Fixnum Overflow in Ruby’s Hash Implementation

March 2, 2008 – 10:20 am

Ruby’s build-in Hash is the first-choice if you want to do searching. Using your own customized object as hash key is simple: define the following two method for your object:

  • hash: to get the hash code of the object.
  • eql?: to compare whether two object are equal.

When working to improve the performance of RMMSeg, I tried to implement a Substring class which can hold a reference to a big chunk of text instead of doing an expensive copy. Then I implemented the hash and eql? method. The hash value calculated is identical to the related String, and eql? is properly implemented. But the whole thing seemed not working quite well.

I though it’s my code’s fault because it’s the first time for me to write a C extension of Ruby. I use gdb to trace the program — it’s very hard to do, because Hash is a very commonly used data structure in Ruby. Many core libraries use it. :(

However, finally I figured it out (after a sleep) and created a small piece of code to reproduce it:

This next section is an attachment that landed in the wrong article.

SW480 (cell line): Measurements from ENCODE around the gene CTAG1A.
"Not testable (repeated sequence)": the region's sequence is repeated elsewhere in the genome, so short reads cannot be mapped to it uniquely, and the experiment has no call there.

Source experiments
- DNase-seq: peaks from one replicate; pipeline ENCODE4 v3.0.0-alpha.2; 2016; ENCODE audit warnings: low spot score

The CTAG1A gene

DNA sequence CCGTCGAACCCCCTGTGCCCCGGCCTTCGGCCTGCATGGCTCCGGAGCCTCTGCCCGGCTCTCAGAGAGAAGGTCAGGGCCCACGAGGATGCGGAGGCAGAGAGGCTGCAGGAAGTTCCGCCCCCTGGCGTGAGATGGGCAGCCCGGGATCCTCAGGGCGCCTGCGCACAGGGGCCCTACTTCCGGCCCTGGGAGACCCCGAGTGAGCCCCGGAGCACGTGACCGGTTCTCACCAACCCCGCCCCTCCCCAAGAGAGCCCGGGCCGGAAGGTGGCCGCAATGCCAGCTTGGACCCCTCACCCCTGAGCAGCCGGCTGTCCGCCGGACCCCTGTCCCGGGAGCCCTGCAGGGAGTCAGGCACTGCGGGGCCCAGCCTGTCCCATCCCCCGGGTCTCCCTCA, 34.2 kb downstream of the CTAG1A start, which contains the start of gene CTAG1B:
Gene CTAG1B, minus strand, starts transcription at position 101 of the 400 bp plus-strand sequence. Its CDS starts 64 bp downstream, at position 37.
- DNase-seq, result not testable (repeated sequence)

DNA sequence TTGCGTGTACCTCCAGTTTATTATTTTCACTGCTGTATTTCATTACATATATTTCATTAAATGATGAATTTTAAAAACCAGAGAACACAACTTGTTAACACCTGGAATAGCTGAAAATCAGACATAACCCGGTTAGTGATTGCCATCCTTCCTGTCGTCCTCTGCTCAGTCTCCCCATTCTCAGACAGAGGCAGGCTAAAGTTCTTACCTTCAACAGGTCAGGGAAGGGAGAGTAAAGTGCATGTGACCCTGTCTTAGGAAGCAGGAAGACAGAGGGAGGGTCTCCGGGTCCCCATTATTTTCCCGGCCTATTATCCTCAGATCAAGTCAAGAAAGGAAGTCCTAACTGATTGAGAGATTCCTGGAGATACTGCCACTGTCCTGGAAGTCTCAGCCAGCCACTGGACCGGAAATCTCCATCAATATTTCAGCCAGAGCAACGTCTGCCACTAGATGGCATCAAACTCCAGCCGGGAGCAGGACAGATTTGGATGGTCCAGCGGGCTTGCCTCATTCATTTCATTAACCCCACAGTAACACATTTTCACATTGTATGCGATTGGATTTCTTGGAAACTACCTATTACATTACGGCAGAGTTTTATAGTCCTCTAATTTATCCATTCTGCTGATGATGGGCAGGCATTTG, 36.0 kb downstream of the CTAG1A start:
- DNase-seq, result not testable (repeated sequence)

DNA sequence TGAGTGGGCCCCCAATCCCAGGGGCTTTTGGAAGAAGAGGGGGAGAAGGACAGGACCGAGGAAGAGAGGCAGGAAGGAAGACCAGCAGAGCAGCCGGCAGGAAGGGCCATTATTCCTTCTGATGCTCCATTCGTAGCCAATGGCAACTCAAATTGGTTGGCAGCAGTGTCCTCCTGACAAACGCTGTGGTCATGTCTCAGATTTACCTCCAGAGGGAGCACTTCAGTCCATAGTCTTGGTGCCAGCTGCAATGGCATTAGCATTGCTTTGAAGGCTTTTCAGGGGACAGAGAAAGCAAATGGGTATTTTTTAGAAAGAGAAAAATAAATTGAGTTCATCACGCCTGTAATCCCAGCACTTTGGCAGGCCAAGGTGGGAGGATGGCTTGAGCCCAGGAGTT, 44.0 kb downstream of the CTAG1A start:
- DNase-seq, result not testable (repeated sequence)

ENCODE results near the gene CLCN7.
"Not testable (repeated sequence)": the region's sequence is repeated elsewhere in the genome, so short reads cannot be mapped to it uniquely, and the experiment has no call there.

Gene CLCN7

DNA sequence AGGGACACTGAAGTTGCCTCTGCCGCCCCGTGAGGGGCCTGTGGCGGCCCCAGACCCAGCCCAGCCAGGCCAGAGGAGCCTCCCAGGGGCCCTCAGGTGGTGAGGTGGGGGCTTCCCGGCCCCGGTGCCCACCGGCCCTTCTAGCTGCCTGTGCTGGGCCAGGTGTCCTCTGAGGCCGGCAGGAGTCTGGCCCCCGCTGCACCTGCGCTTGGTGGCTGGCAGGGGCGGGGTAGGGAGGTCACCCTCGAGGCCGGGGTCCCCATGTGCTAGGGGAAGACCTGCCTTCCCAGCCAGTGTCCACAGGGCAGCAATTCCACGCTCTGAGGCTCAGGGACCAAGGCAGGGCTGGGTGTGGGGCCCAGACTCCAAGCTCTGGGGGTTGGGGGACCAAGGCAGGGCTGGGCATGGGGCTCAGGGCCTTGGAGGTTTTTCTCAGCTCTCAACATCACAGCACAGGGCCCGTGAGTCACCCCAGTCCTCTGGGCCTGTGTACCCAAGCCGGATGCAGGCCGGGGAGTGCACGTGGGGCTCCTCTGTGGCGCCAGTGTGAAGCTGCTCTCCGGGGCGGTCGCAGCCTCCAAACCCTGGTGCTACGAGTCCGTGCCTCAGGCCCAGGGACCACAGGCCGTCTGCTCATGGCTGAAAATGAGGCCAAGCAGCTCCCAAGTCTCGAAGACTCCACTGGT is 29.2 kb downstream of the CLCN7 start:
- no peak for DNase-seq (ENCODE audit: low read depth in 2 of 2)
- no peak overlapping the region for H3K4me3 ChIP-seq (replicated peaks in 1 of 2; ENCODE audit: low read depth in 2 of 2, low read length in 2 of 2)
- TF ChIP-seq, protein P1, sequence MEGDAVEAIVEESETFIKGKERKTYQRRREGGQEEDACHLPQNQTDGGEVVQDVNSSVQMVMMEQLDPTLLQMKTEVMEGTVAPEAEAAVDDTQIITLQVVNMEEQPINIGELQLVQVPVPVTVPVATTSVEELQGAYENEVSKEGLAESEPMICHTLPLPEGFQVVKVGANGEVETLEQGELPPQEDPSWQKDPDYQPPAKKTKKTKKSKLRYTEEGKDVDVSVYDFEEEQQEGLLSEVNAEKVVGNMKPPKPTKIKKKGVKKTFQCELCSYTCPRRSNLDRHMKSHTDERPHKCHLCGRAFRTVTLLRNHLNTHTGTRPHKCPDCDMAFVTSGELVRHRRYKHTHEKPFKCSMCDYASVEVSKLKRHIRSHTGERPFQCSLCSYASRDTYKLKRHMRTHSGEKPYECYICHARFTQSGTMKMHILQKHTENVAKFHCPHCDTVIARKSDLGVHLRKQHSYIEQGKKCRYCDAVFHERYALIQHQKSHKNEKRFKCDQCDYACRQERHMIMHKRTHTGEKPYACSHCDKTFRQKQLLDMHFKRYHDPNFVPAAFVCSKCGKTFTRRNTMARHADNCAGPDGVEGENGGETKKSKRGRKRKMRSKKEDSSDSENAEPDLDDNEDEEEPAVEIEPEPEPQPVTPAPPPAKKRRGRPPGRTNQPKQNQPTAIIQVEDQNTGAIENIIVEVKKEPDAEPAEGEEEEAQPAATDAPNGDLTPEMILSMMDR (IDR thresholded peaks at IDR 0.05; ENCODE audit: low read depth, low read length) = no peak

class MyStr
  def initialize(str)
    @str = str
  end
  def hash
    @str.hash
  end
  def eql?(o)
    @str.eql?(o)
  end
end
 
s1 = "foo"
s2 = "This"
my_s1 = MyStr.new(s1)
my_s2 = MyStr.new(s2)
h = { s1 => "value of foo", s2 => "value of This" }
 
puts "h[my_s1] = #{h[my_s1].inspect}"
puts "h[my_s2] = #{h[my_s2].inspect}"

The expected output should be

h[my_s1] = "value of foo"
h[my_s2] = "value of This"

but the actual output is

h[my_s1] = "value of foo"
h[my_s2] = nil

So what’s wrong with is? Why “foo” is right but “This” is wrong? Looking at the code of Hash in Ruby answers the question. Ruby’s treating String specially. When the key is a String, it use rb_str_hash directly to calculate the hash value.

rb_str_hash returns an int. But user customized objects don’t have this special treatment. The hash method is called in the Ruby environment returning a Fixnum which finally converted to an int.

The problem is that the value range of a Fixnum is small than int. The calculated hash value of “This”, 2073740424, when converted to Fixnum and then converting back, finally becomes -73743224.

That’s the problem. When key is a String, its hash is the original 2073740424. But when not, its hash becomes the weird -73743224. It’s a bug, not only with String, but also Symbol and Fixnum. I’ve post the bug report and a suggested patch to ruby-core ML and Rubyforge. Hope it get fixed soon. :)

  1. One Response to “Fixnum Overflow in Ruby’s Hash Implementation”

  2. This bug if fixed in the repository. Maybe it will be in the upcoming 1.8.7 release. :)

    By pluskid on Mar 4, 2008

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